The Gambia lacks industry and its private sector and public sector are not widespread. Hence its economy heavily depends on the informal sector which constitutes the tailors, carpenters, masons, market vendors, street vendors, photographers, welders, mechanics, shopkeepers, etc.
Often when governments that rely heavily on taxation to raise revenue get desperate to minimize the budget deficit they often increase that tax burden to unbearable proportions which has the tendency to be at loggerhead with the tax authorities or get out of business. This is like skinning the goat twice.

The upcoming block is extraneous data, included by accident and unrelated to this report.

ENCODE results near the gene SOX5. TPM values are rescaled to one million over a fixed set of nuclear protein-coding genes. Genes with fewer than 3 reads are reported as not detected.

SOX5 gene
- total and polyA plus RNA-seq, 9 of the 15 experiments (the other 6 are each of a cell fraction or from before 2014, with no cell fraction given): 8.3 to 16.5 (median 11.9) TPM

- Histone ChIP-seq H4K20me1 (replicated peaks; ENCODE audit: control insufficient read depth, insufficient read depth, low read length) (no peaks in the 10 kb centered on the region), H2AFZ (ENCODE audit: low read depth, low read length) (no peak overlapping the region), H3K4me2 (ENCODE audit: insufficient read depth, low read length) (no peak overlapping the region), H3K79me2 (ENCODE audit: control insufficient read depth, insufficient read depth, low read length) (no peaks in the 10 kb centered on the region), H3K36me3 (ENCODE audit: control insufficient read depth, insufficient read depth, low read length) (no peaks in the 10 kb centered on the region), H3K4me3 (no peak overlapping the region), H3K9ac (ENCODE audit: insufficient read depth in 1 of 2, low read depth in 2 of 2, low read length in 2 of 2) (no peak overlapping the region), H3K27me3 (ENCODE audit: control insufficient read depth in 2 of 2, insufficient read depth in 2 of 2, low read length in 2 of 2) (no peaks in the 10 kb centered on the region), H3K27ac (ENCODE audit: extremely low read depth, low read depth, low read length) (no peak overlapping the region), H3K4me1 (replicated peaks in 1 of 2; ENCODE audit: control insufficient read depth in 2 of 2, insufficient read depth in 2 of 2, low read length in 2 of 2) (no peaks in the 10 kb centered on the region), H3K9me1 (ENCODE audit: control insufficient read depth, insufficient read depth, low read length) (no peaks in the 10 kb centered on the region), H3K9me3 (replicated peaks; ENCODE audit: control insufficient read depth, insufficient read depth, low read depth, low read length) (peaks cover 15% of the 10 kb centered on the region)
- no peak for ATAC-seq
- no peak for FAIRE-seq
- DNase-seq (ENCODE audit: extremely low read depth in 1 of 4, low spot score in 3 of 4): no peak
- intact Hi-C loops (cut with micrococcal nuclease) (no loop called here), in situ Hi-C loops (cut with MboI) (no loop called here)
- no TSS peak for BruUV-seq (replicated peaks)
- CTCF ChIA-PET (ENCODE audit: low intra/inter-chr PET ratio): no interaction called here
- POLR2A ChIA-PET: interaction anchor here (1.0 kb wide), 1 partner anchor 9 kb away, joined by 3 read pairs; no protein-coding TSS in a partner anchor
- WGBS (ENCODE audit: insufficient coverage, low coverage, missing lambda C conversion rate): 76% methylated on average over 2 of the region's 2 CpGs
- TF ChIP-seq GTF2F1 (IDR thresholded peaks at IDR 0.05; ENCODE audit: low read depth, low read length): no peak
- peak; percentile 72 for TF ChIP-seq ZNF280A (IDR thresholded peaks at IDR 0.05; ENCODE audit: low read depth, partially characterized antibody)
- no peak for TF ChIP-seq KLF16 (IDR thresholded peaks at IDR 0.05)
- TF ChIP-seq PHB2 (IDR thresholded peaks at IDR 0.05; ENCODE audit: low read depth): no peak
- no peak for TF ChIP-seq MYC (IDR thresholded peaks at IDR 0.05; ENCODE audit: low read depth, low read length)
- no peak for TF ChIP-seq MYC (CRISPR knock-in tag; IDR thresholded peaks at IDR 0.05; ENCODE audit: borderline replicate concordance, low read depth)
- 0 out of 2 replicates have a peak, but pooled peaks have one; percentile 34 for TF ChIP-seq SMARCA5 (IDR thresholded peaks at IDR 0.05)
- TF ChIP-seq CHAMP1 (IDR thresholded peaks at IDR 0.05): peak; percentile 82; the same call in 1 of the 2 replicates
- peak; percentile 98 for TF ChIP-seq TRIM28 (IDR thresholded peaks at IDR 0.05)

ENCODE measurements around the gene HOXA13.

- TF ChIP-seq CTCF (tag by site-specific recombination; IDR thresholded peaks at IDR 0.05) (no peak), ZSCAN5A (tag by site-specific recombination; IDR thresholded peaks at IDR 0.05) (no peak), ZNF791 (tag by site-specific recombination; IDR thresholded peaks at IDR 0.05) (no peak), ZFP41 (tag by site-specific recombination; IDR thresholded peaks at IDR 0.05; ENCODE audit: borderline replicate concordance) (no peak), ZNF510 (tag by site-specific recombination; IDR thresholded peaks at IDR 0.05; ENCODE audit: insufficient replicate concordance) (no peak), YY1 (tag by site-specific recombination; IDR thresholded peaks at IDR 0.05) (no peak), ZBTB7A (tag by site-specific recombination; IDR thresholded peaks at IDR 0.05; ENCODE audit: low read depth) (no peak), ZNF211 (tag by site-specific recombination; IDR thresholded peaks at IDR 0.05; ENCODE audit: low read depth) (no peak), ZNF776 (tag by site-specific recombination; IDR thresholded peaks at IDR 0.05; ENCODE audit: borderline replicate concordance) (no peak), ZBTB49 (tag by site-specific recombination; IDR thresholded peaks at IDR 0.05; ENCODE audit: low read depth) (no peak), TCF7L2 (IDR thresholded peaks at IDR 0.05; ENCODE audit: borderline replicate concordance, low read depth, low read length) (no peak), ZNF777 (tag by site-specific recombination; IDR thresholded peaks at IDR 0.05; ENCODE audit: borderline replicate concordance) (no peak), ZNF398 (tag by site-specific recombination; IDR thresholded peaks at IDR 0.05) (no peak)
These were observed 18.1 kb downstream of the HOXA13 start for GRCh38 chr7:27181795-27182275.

The GRA showed wisdom when it put aside its Machiavellian tactic of tax collection at Latrikunda and showed willingness to negotiate. The tailors there who are virtually seasonal workers relying on the feasts of ‘koriteh’ and ‘tobaski’ for their earnings will be able to contribute to the revenue and earn incomes – a win-win situation.
An alternative to heavy reliance on taxation to raise revenue is to use sovereign national wealth and invest in the productive sector such as the fishing and processing industries.